Many people think Sadlowski’s program is vague. It is. Sadlowski has not taken unequivocal, clear positions on the issues. He says that steelworkers should have the right to strike and that he would let the rank and file vote on the ENA, but Sadlowski has not said he personally opposes the ENA Likewise, Sadlowski has said little about racism and sexism in the steel industry. He has not openly opposed the Consent Decree. In general Sadlowski pushes a militant, progressive line against the companies, while specifically he is quite vague.

Thousands of rank and file steelworkers are actively involved in struggle against the capitalists–struggle for better contracts, struggle for better safety and health conditions, and struggle against racism. These workers think Sadlowski is on their side and will help them. It would be wrong for us to try to convince workers that Sadlowski’s election will make no difference at all. In the short run he will make the union more democratic and more of a fighting union. Although Sadlowski’s positions are vague and leave much to be desired they are better than the stands of McBride and Abel. Whereas Sadlowski’s organization is called “Steelworkers Fight-Back”, the Abel-McBride team openly stand for class collaboration. While Sadlowski is vague about the ENA and the Consent’ Decree, McBride is for these reactionary policies.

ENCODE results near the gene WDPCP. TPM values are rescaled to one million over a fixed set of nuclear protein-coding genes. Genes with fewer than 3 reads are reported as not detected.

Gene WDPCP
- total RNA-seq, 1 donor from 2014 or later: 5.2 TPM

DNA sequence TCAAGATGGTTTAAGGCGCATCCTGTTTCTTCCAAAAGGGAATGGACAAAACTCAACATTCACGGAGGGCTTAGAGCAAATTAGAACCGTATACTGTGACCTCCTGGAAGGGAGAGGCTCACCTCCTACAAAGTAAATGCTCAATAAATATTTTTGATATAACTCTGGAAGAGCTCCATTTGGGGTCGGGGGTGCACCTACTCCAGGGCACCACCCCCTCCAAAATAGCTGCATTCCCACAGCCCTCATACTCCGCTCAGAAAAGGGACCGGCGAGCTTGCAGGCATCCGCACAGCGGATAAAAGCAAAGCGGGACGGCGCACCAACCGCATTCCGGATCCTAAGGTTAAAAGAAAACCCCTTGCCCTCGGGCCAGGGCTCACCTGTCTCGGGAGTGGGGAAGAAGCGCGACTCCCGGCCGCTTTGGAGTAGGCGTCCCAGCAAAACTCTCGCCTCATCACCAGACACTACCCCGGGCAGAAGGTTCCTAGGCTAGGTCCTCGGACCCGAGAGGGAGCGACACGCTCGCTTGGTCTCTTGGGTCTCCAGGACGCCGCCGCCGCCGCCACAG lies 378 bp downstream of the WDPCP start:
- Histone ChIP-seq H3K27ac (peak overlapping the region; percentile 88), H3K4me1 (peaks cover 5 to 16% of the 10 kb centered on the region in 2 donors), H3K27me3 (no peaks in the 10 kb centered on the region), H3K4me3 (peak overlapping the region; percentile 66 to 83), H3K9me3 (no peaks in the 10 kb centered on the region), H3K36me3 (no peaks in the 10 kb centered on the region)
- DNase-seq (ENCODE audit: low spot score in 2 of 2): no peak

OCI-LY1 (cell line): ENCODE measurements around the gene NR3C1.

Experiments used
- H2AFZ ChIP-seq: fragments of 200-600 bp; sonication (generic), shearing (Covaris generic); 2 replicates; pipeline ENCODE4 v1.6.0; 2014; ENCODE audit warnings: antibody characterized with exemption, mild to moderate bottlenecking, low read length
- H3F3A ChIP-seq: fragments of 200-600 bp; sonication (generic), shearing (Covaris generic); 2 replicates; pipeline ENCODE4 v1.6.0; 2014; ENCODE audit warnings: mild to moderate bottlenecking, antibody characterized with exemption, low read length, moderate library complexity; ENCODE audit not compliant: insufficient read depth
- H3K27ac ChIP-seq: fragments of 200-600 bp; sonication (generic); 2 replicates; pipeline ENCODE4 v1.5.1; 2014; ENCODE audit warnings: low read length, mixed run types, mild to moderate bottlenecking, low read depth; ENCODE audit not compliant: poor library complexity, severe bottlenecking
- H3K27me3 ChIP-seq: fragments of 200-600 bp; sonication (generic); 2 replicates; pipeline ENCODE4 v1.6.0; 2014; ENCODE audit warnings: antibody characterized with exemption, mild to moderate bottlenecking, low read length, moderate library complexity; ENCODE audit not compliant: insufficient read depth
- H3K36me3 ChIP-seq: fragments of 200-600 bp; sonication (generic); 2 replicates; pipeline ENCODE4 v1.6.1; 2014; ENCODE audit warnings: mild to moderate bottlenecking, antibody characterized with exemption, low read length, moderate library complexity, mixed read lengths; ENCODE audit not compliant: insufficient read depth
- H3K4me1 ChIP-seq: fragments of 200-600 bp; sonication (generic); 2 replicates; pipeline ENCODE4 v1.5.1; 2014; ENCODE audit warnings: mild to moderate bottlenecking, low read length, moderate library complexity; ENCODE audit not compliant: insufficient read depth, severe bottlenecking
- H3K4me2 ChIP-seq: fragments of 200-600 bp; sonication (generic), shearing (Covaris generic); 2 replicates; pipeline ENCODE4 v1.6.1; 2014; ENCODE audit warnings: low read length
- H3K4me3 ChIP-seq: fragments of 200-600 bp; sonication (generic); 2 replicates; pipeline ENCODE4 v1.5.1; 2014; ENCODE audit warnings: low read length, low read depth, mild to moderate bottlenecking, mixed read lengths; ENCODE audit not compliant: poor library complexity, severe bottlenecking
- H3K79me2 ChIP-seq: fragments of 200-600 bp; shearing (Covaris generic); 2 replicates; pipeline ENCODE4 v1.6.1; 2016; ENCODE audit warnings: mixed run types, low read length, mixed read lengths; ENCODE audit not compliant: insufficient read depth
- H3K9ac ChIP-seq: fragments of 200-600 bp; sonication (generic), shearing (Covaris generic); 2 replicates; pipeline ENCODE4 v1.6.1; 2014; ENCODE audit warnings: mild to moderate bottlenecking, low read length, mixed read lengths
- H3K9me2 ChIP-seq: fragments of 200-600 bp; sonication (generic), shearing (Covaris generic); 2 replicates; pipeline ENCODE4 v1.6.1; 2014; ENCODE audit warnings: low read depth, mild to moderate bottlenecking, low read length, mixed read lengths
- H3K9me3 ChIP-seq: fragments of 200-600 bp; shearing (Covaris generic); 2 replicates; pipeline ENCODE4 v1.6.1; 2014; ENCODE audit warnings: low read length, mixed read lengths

But it is more important for workers to realize that it is only our own organization that will change things for the better. Many of the union activists who support Sadlowski know this. We must struggle with those progressive workers who want to create fighting unions but who put their faith in men like Sadlowski. We must make workers understand that Issues such as scrapping the ENA and the Consent Decree, a health and safety program that protects our lives, grievance procedures that work for us, a real struggle against the companies racism and sexism, and others are far more important to fight for than winning any particular election. And we must convince people that we must do more than just fight for reforms as Sadlowski would have us do. We will only be able to deal adequately with issues like unemployment and layoffs in the steel industry (and in fact all issues) if people have an understanding that Capitalism is the cause of these problems and the education and organization of the working class for revolution is the only solution. Sadlowski says the key to improving the union is his election. So he has not taken clear stands on many important issues for fear of alienation of some workers. For example, Sadlowski never says anything about racism because he doesn’t want to lose the support of those white workers who have racist ideas. But this is just the type of issue that has always held our union back by dividing us. We must confront these issues head on. If Sadlowski won’t take clear stands now, we can’t expect him to be better in the future. It is only strong rank and file organizations that can steer our union in a consistently progressive direction. But because Sadlowski depends so much on these local organizations he will have to be receptive to their ideas. This is another reason to be in the Sadlowski movement.